The Lightning App Builder interface is one of the pieces that makes Lightning so powerful. Building pages in Lightning takes customization to a whole new level. In Classic, you were limited to what order the fields appear on the page and what related lists show up, and add VisualForce. That’s it. In Lighting, you still have those options, but you also can break the page up into columns, organize data in tabs, and drag-and-drop standard and custom components that will enhance and streamline the user experience.


For example, I’m going to drag the “Related Record” component onto my Opportunity page and configure it to display details from the Opportunity’s Account record.



Once I’ve dropped it in place, the App Builder interface shows the component with actual record information. This way I can determine if I added what I wanted to add. I’ll save and activate my updates.

Now, if I reload my Opportunity, I can see the related Account information in the right column. I don’t have to click into the Account to see the data.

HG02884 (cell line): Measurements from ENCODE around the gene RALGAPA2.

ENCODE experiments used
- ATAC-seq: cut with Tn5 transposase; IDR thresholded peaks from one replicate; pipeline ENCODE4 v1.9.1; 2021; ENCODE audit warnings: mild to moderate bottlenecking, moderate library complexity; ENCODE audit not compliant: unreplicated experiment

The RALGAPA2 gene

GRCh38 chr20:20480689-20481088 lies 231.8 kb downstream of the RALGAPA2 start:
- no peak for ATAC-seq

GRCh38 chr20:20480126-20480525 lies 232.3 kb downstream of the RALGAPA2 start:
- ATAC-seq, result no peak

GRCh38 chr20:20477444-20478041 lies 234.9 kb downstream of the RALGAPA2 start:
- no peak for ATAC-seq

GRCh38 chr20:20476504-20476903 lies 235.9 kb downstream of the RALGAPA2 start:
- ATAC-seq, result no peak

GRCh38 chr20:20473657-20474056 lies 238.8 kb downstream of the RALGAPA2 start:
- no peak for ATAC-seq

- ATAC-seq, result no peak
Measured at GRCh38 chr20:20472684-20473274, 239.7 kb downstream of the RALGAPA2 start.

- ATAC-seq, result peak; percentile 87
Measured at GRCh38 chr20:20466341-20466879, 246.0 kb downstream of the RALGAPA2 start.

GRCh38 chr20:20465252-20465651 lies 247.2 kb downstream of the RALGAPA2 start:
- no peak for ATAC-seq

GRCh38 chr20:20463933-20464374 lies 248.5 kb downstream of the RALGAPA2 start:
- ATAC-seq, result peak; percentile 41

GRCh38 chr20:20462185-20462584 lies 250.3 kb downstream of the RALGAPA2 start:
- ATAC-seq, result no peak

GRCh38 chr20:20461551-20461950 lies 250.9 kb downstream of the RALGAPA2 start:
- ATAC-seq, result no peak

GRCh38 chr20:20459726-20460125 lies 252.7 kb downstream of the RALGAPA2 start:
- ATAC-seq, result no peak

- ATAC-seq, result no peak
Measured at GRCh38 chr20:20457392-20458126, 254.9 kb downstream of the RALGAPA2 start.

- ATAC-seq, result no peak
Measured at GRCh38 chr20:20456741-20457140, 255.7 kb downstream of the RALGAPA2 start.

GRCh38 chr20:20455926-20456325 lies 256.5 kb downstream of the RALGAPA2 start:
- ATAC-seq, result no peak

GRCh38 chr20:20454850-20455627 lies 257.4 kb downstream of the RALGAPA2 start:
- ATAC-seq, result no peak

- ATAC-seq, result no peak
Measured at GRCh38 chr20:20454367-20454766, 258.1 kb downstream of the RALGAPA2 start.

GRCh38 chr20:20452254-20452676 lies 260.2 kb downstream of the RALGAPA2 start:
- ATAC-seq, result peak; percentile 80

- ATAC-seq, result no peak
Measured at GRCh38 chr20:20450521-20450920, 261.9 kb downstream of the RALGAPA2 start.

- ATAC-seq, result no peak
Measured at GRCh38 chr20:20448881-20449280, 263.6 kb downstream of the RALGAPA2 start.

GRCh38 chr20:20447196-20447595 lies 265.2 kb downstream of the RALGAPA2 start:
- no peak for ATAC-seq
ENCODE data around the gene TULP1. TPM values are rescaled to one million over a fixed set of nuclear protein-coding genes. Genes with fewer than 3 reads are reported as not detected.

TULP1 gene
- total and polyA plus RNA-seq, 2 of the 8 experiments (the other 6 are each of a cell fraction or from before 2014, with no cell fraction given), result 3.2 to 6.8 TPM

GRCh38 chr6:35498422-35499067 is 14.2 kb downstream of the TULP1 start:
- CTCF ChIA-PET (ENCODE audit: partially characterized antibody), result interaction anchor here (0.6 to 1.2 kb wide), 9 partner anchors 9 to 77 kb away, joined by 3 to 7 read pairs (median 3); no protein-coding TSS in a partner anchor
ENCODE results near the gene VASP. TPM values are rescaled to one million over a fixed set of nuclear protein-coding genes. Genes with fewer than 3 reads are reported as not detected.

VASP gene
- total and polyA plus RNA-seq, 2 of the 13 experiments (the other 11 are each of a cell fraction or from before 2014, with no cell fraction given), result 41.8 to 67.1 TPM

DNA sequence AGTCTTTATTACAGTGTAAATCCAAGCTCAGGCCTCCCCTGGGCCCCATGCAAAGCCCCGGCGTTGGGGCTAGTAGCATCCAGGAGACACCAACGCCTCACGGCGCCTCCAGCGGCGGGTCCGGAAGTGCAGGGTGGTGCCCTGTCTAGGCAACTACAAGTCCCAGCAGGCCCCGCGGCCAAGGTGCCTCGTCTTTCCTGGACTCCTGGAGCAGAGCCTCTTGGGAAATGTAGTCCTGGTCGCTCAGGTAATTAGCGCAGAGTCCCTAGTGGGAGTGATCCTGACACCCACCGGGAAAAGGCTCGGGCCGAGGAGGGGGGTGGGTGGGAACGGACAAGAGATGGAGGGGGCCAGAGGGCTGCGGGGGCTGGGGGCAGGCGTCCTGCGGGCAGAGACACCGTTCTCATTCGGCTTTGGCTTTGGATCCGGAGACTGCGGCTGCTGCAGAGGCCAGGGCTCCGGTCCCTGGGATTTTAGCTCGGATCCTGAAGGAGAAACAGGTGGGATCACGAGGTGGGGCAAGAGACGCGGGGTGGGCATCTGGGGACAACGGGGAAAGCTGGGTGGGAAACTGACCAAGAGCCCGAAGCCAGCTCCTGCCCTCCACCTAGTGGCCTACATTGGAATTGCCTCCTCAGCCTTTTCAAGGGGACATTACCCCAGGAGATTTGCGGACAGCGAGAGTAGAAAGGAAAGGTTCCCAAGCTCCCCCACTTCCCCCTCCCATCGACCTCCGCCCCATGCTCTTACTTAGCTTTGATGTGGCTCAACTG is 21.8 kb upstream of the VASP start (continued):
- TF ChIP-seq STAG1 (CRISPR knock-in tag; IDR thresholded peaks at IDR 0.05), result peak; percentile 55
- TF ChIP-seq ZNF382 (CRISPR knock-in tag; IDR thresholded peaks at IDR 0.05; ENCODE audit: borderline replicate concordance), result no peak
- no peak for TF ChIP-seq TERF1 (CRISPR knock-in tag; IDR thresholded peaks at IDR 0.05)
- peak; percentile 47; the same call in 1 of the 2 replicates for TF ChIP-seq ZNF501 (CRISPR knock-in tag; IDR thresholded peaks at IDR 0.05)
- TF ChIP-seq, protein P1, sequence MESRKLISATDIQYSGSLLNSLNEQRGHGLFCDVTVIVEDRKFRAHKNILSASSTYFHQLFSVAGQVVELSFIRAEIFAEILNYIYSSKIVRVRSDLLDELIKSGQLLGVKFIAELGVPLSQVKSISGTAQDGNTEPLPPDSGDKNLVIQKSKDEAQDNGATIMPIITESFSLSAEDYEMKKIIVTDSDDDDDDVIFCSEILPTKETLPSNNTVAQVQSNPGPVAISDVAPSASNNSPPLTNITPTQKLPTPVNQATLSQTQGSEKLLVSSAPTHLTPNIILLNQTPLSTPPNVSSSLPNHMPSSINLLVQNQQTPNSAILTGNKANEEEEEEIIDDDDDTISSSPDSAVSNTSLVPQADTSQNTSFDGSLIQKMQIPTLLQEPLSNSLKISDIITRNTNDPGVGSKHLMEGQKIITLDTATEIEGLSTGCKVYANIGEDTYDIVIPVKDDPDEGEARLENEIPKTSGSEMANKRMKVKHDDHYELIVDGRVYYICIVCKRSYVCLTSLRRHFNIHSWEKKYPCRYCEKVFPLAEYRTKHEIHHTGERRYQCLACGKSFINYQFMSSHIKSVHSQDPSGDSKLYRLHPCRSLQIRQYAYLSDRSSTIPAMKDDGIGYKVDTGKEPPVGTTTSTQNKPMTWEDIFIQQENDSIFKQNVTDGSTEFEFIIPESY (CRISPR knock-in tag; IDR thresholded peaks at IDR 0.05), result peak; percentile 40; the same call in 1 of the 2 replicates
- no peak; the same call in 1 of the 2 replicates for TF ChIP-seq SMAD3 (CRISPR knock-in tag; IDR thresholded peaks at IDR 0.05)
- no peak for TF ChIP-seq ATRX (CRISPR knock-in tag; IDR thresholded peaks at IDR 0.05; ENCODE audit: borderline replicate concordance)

Unfortunately, I have some redundant data. The summary at the top of the page has the Account name, but I also have it shown on the right. I know that the summary is controlled by the Opportunity Compact Layout, so I’ll change the fields in the compact layout to remove the redundancy and bring more key information “above the fold.”


You can see that I have created a holistic view of my Opportunity. I have my key details summarized at the top of the page, I can see an Activity timeline in the middle and have Account and Contact details to the right. If I need to dig deeper into the Opportunity details, I can click the Details tab.

An administrator can create customized versions of the record page and assign them to users by profile, by record type and by application. That’s right, Lightning takes the page assignment one step further than Classic. I can have a completely different view of the Account for my Sales App than what I see when I look at it in my Service App.

The streamlining benefits don’t stop there. In Lighting, every lookup link tells a story. Unlike in Classic where a user would have to click into a record to see related details, simply hovering over a link to a related record in Lighting provides contextual data.


Convinced Yet?

If you’re on the fence and are looking for a way to show users that their lives can be made easier, I hope that this post has proved to be helpful.

However, I know that not everyone is going to go running into the open arms of the Lighting Experience. There are valid reasons why you may not be ready to take the leap, either waiting for feature parity or needing to update your customizations to be compliant.